Finalists' bravery brings breath of life

John Roberts looks back on a tournament which finally shone after some uncertain moments
Click to follow
The Independent Online
Apart from that, Mrs Tarango, how did you enjoy the play? Three defaults and a handbagging is not an average Wimbledon. Pomp and circumstance is the customary ticket.

So much seemed to happen in triplicate, starting with the sequence of disqualifications. Tim Henman, of Oxford, you will recall, became the first player to be shown the door in the history of the championships. His uncharacteristic petulance resulted in a ball-girl accidentally being hit in the head after he struck a ball in anger. This was followed by the Jeff Tarango fiasco and Murphy Jensen's disappearance (comparatively few people having even been aware of his existence).

We were then able to take stock of the tennis and watch Pete Sampras's advance to a third consecutive men's singles title, climaxing a third year of sunny conditions. Don't knock a fair-weather friend.

A fellow from Canada named Greg Rusedski traced his Yorkshire roots. He might appear baffled if asked about the county's famous puddings, but Our Greg impressed the nation by making a souffle of three Frenchmen. He then met Sampras, Greek by descent, big-time American winner by nature. Losing to one of the great champions, 6-4, 6-3, 7-5, is no disgrace, particularly for a player aged 21 with a 137mph serve to build around.

Andre Agassi, in his swaddling clothes, kept the show on the road in a fashion. The top personality succumbed in the semi-finals to Boris Becker's overwhelming desire to mark the 10th anniversary of his initial triumph by reminding everybody that he still means business.

Brad Gilbert, Agassi's coach, has done a terrific job in raising the Las Vegan's expectations of himself and instilling the discipline and commitment that may have been lacking at times. His rise from No 31 to No 1 in the world, annexing the United States and Australian Open titles, has been a tonic for a sport under pressure. The challenge facing Gilbert now is to ensure that the disappointment of one major loss does not undermine Agassi's confidence. The dreams and schemes of mice and men, etc.

The tournament was greatly indebted to Becker, who breathed new life into a flagging event midway through the second week with a dramatic quarter- final victory against the Frenchman Cedric Pioline, 9-7 in the fifth set. This guaranteed that for the first time since seedings began, 86 years ago, the top four men and women would advance to the semi-finals.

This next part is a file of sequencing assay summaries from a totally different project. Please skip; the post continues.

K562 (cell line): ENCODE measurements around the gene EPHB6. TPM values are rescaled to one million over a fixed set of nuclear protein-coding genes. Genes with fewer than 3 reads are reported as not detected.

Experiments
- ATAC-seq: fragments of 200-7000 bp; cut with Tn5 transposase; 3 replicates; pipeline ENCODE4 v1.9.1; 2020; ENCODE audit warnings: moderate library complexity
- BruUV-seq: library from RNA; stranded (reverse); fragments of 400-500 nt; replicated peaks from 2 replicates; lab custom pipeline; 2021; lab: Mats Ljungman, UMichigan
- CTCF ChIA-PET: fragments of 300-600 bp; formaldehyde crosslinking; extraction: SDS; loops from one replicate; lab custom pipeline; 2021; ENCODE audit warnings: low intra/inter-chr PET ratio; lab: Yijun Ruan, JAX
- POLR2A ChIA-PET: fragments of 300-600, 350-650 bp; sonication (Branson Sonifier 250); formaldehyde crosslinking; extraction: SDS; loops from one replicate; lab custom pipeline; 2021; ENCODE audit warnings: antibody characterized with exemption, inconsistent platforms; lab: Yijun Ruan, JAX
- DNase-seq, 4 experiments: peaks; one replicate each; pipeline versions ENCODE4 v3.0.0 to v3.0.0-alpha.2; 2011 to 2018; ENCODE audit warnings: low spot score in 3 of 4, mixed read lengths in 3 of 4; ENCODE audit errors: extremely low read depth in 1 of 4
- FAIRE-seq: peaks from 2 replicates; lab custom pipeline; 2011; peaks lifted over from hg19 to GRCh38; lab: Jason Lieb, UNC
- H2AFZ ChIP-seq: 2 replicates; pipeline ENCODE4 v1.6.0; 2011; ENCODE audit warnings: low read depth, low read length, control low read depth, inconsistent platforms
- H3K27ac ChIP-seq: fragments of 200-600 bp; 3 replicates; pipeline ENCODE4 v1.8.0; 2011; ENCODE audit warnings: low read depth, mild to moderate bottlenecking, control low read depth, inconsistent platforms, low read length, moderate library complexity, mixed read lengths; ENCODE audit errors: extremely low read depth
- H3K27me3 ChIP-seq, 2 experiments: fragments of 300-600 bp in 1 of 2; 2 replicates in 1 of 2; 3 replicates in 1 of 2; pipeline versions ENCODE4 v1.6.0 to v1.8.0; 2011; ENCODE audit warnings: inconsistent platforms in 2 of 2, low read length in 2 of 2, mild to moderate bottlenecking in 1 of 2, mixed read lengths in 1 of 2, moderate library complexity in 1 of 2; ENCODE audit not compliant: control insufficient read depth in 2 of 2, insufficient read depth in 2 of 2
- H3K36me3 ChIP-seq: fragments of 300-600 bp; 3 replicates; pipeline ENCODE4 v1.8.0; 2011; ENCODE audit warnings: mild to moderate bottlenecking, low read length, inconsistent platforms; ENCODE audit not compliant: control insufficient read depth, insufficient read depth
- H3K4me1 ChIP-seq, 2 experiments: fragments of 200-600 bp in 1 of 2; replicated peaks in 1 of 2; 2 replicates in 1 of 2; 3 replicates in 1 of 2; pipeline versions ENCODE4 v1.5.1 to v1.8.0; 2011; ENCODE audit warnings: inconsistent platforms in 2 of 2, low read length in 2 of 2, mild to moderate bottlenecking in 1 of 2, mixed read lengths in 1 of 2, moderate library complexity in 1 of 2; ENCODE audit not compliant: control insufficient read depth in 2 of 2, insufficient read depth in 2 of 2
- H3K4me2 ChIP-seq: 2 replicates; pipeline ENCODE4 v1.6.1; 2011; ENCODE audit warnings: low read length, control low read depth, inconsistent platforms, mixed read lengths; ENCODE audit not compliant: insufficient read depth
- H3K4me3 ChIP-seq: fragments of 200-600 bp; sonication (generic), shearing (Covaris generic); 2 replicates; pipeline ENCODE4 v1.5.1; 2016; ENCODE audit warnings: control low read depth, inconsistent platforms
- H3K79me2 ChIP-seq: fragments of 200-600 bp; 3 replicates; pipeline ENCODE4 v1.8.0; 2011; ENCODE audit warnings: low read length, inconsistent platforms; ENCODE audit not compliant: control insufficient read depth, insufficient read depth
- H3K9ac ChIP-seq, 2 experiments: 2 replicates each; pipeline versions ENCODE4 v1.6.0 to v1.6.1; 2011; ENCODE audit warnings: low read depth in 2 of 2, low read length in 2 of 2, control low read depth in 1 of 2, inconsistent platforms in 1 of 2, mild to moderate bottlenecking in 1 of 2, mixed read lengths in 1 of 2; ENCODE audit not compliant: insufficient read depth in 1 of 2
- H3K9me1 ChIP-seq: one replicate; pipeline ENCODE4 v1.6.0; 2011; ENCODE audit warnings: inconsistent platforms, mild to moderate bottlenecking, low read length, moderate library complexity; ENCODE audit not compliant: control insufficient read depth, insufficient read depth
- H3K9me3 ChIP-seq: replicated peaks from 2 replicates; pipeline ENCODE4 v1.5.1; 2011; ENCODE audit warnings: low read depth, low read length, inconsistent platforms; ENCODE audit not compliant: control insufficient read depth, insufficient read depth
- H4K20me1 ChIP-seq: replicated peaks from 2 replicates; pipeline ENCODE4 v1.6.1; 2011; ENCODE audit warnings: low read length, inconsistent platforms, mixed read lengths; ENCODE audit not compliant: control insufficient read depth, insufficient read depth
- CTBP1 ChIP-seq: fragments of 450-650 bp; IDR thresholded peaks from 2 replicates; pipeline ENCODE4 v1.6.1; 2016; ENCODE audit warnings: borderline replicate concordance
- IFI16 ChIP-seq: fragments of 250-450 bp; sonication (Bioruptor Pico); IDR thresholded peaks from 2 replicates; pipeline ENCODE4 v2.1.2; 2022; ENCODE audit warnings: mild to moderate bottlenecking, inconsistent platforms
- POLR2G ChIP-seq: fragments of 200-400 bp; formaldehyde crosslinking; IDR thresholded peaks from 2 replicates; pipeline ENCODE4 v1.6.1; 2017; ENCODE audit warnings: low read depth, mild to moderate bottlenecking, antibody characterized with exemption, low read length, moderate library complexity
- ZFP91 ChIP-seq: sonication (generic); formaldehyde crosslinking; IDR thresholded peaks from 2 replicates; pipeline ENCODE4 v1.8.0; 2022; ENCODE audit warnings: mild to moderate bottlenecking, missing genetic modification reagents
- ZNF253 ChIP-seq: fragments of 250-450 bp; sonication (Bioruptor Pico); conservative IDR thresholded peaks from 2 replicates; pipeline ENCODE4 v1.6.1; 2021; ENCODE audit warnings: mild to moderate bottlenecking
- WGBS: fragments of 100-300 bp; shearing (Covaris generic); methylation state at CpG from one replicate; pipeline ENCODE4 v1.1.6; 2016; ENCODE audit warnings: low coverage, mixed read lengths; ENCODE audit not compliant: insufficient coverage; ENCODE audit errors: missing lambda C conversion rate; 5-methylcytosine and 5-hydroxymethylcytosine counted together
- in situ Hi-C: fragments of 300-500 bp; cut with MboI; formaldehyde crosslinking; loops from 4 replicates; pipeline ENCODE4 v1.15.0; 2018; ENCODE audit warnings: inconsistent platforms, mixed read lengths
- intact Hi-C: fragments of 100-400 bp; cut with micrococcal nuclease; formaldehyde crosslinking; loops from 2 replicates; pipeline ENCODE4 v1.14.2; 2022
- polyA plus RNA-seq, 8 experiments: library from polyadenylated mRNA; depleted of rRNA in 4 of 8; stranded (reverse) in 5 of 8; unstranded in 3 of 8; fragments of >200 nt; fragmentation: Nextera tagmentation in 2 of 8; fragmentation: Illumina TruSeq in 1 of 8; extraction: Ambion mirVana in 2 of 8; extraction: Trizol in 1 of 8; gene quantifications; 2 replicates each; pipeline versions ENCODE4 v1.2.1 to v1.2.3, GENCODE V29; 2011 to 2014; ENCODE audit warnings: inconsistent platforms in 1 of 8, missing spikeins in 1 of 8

It was a pity that Boom Boom was gradually reduced to Phut Phut by Sampras's superiority in the final. Becker will be remembered on this occasion for responding enthusiastically to the crowd's request for a lap of honour. There was also a nice touch before the finalists made their entrance. Becker appeared in the stairwell and took a peek at the Centre Court like a child at his favourite shop window.

Watching the now familiar scene of Sampras raising the trophy above his head for the spectators and photographers, your correspondent was reminded of his first interview with the champion. It took place in one of the recesses at Queen's Club, London, in 1989. Sampras was then a callow competitor, in his second year as a professional.

The talent was obvious. With that potent, no-nonsense serve - the cocking of the left foot, the swift lean forward to take aim, the flowing arc of movement - complemented by excellent volleys, he was a natural for grass courts.

A few days earlier, on the slow clay courts at the French Open, Michael Chang, aged 17 and three months, had become the youngest winner of a Grand Slam men's singles title. Sampras, six months older than his compatriot, appeared to be a Wimbledon champion in the making.

"You'll find Pete to be a very nice young man," said Barbara Travers, an expert in media liaison. "He may not be quite as mature as Michael is right now, but he has a great future." Right on all counts.

Having emulated Fred Perry's hat-trick of the 1930s, Sampras has the capability to equal Bjorn Borg's five in a row, or even better it. Easier said, of course, but given good health and consistent form, Sampras will continue to be the player to beat at Wimbledon.

The same could be said of Steffi Graf, although a chronic back condition continues to cast doubt on her prospects of longevity and the number of opportunities she will have to add to her six singles titles.

Arantxa Sanchez Vicario would settle for one, and still finds it hard to believe that she did not win it on Saturday. The Spaniard was the runner- up in the game of games (32 points over 20 minutes) and the match of matches. We shall avoid the word loser, it is far too cold and dismissive of her contribution to an unforgettable afternoon. Like Becker, she made a joke of switching trophies with the champion. Like Becker, she deserved a lap of honour. On the day, however, nobody thought to break with etiquette, and pride probably would have held her back. Best wait for the Venus Rosewater Dish.

There was a good deal of hot air, much of it concerning the slightly depressurised ball, which only betrays a trace of slowing down in cold, cloudy conditions. Experimentation will continue to establish whether a new specification would make an appreciable difference to the pace of the game.

Martina Navratilova's solution - "go back to wooden rackets" - seems too simple for the industry to want to grasp, and so we are left with Pete and Goran swinging their arms, shrugging their shoulders and saying, "Grass-court tennis, what do you expect?" As far as the All England Club is concerned, the grass stays.

The evidence of the past three years suggests there might be one way of providing more excitement on the concluding Sunday - switch the women's final with the men's. But play the early women's rounds at Roehampton.

Only joking.